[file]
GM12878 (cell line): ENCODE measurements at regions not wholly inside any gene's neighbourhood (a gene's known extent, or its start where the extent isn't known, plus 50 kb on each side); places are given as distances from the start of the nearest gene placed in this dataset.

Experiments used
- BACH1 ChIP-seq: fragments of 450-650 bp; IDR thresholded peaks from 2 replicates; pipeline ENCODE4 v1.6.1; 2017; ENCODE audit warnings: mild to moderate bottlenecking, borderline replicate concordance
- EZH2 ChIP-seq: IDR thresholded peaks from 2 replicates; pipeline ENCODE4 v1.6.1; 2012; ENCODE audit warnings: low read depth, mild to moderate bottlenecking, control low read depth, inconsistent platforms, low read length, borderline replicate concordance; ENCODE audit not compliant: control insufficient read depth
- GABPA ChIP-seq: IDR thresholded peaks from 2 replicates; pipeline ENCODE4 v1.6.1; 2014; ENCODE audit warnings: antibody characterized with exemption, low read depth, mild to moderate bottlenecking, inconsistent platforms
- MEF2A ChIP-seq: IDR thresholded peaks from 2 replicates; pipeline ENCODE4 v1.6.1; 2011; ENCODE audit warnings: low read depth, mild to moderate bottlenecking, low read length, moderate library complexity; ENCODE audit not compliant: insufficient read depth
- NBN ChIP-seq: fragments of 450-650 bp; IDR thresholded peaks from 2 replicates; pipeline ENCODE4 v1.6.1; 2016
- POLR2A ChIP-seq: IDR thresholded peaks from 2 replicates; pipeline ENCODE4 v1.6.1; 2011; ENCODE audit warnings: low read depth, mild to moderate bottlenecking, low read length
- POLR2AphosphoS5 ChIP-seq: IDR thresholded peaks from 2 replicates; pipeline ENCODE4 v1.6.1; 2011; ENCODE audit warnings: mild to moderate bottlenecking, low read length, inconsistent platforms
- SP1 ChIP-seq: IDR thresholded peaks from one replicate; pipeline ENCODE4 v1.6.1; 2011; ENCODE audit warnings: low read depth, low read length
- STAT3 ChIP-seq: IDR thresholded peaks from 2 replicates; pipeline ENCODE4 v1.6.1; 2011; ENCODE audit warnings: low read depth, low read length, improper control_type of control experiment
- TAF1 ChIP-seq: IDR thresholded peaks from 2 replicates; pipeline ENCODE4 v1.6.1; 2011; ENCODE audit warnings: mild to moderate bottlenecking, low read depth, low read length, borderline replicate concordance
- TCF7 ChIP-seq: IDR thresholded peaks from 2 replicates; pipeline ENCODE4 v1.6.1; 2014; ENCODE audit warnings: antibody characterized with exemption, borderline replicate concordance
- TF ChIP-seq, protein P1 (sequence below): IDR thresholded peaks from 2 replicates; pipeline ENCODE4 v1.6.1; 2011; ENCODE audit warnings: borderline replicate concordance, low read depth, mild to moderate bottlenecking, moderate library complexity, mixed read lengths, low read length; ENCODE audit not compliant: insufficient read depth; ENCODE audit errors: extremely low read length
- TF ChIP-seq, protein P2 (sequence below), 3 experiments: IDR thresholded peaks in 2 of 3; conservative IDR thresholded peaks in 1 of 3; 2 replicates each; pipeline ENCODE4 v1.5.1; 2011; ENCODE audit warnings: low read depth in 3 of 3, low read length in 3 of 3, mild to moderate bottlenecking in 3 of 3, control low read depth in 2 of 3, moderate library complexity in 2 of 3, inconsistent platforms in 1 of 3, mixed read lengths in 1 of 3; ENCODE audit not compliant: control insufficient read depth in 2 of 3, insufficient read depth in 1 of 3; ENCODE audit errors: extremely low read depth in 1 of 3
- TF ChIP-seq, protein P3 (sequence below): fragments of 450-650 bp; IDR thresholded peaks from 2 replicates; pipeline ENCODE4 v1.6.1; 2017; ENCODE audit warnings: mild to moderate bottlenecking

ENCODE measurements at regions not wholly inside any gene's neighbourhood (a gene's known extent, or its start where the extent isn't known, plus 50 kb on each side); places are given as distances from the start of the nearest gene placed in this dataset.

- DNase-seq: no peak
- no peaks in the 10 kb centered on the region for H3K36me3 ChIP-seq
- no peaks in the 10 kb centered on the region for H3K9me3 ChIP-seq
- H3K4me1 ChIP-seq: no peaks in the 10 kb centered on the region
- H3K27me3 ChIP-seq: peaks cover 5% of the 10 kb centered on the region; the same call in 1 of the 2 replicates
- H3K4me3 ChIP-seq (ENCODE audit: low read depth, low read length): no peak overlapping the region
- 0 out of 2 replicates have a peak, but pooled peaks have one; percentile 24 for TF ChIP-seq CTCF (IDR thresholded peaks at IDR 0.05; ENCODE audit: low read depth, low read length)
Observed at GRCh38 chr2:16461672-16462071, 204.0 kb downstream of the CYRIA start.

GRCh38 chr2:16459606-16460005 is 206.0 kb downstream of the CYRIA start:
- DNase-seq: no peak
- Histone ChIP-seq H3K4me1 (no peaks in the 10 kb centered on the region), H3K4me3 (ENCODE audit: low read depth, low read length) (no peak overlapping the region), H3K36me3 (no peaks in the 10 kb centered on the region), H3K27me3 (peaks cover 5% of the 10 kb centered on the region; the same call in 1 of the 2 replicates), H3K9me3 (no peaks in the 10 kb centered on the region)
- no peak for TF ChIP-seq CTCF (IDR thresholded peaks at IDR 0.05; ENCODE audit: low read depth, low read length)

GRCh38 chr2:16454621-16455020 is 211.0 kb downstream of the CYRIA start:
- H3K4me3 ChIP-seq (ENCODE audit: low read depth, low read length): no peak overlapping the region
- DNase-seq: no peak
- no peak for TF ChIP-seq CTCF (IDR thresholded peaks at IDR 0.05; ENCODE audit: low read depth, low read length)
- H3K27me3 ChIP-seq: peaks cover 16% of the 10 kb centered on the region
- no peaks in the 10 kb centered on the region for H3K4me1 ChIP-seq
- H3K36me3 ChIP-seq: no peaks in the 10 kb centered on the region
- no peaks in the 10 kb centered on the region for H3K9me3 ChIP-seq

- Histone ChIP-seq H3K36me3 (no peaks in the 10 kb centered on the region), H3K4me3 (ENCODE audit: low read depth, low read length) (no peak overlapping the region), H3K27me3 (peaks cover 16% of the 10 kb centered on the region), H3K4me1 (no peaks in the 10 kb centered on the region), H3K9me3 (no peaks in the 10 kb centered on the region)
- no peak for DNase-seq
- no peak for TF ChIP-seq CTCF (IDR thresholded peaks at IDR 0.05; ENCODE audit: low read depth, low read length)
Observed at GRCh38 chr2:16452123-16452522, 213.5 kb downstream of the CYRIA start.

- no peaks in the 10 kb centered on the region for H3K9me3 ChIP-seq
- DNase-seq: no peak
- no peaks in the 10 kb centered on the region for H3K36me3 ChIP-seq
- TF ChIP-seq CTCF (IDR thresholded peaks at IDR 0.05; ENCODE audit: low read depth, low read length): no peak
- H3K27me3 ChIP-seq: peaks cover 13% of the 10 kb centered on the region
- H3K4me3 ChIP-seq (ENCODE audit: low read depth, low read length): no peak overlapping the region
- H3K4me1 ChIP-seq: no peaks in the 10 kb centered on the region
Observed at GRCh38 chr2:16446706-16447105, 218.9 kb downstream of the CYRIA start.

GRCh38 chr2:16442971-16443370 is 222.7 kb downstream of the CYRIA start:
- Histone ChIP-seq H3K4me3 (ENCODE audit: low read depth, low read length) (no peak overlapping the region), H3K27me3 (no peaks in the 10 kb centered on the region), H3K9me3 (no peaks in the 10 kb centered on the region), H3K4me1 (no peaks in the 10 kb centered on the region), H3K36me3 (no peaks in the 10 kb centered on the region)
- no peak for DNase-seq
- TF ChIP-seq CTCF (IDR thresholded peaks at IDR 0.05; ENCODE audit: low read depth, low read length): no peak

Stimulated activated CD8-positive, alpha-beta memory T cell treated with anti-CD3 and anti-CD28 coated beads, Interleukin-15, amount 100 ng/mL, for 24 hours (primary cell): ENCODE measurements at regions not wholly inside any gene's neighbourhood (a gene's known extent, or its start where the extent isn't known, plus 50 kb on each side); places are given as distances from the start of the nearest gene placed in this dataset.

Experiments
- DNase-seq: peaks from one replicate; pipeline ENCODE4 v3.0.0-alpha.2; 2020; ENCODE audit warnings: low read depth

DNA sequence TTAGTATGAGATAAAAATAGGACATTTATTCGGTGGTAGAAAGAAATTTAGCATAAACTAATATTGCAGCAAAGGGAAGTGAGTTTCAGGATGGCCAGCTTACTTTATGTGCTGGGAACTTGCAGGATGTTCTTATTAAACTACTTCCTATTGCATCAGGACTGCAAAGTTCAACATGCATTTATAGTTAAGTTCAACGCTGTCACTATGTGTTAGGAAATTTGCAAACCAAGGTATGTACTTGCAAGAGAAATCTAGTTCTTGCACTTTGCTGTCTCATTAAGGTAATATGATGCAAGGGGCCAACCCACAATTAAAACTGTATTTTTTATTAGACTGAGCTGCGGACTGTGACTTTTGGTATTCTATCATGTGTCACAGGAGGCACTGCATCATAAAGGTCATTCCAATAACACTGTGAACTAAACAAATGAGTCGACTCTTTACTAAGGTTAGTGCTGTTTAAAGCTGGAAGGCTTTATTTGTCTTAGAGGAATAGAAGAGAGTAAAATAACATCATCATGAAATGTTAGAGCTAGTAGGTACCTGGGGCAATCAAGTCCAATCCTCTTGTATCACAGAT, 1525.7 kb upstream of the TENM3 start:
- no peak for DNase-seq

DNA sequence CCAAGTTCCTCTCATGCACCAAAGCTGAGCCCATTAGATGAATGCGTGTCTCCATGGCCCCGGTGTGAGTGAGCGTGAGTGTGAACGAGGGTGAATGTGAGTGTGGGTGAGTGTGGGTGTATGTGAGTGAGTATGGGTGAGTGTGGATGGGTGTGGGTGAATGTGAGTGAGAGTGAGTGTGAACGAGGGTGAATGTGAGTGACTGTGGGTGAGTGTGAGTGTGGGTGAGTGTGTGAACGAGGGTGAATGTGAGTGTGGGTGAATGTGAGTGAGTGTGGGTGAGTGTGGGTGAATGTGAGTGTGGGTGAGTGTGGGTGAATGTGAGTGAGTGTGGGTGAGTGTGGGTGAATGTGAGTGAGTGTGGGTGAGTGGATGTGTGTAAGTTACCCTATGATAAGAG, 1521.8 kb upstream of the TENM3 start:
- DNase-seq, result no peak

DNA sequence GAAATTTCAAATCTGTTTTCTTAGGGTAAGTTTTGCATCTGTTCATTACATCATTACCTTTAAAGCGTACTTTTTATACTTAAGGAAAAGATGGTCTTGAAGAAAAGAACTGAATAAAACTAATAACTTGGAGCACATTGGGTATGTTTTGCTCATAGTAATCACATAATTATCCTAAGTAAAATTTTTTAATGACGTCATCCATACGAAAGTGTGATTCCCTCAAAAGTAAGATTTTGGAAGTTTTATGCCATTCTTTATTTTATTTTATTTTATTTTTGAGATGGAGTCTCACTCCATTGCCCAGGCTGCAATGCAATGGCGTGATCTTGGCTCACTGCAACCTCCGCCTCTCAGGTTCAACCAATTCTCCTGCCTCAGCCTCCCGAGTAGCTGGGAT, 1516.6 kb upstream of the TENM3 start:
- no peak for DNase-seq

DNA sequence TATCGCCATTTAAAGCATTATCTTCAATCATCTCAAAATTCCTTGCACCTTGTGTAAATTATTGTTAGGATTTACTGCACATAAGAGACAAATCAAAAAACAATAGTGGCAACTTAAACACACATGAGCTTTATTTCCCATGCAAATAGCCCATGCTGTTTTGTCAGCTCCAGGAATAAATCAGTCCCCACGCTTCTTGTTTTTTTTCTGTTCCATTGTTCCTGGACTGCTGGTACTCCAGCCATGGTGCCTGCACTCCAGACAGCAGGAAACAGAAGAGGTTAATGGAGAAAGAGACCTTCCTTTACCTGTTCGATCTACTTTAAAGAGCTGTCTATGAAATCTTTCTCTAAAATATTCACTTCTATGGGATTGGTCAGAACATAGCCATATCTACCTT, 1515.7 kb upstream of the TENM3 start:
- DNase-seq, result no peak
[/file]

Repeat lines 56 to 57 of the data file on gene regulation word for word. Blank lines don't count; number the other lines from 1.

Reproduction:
- DNase-seq: peaks from one replicate; pipeline ENCODE4 v3.0.0-alpha.2; 2020; ENCODE audit warnings: low read depth

DNA sequence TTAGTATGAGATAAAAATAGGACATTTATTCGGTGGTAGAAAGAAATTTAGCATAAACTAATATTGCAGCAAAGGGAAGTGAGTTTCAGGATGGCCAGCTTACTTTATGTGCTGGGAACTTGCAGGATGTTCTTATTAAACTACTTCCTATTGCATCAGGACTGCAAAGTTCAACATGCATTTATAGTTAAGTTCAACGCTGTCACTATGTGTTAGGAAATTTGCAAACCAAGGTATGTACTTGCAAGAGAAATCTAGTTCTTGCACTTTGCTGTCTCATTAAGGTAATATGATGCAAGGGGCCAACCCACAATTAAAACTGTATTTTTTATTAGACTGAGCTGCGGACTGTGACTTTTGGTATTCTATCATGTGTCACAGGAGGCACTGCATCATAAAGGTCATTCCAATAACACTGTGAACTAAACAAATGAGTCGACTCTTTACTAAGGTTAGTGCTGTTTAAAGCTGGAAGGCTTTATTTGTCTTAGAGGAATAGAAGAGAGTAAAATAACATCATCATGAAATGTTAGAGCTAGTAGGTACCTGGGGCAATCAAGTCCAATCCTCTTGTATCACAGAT, 1525.7 kb upstream of the TENM3 start: